the opposite faces of the card.
may be su?iciently displaced during mounting of the ?lm
In producing the ?lm record card, a blank epoxy im
to provide a more solid bond. 1Upon application of heat
pregnated record card 29, as illustrated in FIG. 6, and
and pressure, adheisve ?ow will occur around the periph
having a thickness of 0.007 inch, is preferably ?rst sub~ 25 eral edge of the ?lm as well as in between the marginal
jected to grinding operations to form the recessed shoulder
portions of the ?lm and the surface of the card shoulder.
portion 32 using grinding apparatus of the type illustrated
A further advantage is that in the case of some hot melt
in FIG. 2. The grinding is carried out in two steps and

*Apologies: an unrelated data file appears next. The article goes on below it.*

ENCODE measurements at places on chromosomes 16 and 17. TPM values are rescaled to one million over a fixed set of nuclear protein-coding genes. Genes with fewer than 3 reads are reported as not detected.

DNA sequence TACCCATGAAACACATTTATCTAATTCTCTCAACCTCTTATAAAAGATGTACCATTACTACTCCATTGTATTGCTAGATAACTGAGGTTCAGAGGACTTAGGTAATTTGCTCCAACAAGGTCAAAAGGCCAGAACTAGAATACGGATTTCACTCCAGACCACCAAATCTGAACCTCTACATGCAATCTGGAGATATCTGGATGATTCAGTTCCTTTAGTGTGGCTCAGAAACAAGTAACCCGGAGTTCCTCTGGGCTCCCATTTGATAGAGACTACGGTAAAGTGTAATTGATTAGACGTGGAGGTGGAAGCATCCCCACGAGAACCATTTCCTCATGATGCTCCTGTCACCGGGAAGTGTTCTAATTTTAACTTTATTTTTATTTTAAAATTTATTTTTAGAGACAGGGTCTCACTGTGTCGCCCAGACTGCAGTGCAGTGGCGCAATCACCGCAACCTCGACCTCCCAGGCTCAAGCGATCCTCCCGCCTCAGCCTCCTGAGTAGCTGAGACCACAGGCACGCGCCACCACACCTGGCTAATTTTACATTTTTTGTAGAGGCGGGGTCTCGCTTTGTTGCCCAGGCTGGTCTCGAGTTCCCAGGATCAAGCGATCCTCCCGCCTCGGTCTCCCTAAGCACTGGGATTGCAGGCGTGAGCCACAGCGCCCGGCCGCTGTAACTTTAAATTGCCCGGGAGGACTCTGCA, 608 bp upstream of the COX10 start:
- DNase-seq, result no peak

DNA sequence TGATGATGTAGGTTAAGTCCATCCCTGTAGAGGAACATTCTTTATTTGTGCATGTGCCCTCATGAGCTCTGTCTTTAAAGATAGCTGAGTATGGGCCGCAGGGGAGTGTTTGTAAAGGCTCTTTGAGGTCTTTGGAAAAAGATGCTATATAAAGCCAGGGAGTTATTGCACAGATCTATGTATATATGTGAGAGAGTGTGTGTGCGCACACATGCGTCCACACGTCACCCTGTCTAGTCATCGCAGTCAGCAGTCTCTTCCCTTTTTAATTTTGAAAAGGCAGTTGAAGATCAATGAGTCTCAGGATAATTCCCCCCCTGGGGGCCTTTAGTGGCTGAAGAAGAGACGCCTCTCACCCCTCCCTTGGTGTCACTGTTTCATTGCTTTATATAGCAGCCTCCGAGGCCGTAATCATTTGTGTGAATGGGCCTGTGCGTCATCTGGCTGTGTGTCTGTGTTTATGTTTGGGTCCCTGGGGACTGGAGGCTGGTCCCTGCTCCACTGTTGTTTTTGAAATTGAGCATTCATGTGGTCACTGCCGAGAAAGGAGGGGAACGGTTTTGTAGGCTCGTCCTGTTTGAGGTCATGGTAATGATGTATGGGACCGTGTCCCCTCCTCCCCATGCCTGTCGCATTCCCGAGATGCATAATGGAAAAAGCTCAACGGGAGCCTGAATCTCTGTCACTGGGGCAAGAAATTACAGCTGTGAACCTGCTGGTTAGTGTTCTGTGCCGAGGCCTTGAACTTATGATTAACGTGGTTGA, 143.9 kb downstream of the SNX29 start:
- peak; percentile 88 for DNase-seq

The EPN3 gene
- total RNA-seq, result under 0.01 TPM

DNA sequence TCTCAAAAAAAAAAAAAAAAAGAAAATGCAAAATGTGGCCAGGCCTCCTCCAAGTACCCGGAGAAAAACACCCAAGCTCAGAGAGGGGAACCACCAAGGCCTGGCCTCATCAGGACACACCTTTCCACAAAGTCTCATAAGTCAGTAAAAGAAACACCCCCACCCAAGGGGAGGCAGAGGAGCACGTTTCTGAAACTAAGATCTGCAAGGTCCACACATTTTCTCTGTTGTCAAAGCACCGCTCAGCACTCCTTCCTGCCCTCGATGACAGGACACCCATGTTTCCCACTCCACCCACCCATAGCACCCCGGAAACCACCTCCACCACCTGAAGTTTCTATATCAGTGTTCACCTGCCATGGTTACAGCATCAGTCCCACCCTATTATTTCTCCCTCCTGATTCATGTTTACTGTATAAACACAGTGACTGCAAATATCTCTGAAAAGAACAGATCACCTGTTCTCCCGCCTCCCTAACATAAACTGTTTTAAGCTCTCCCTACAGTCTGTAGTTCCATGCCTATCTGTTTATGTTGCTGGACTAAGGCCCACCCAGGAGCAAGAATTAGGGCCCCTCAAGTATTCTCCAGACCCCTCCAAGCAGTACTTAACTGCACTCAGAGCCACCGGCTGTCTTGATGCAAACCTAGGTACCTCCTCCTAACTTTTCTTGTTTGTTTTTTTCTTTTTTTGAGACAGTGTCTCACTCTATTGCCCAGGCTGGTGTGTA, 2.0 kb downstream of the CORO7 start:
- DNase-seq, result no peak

adhesives, the excess adhesive around the edges of the ?lm
in the ?rst step the trench-like groove or recess 32 border
can help compensate for differences in expansion and con
ing that portion of the card which is to be apertured out 30 traction of the ?lm and card due to temperature and hu
is carried to a depth of 0.005 inch.
In the second or
midity eifects.
?nish grinding step, the depth of the groove is extended
To bond the ?lm insert 33 securely to the card, the ?lm
to 0.006 inch leaving a remaining thin web portion, in
is positioned over the aperture and onto the adhesive
dicated at 34 in FIG. 7, having a thickness of 0.001 inch.
coated card shoulder and the assembly is positioned on a
The type of grinding apparatus used for both steps would 35 suitable support 45 and subjected to the action of a recip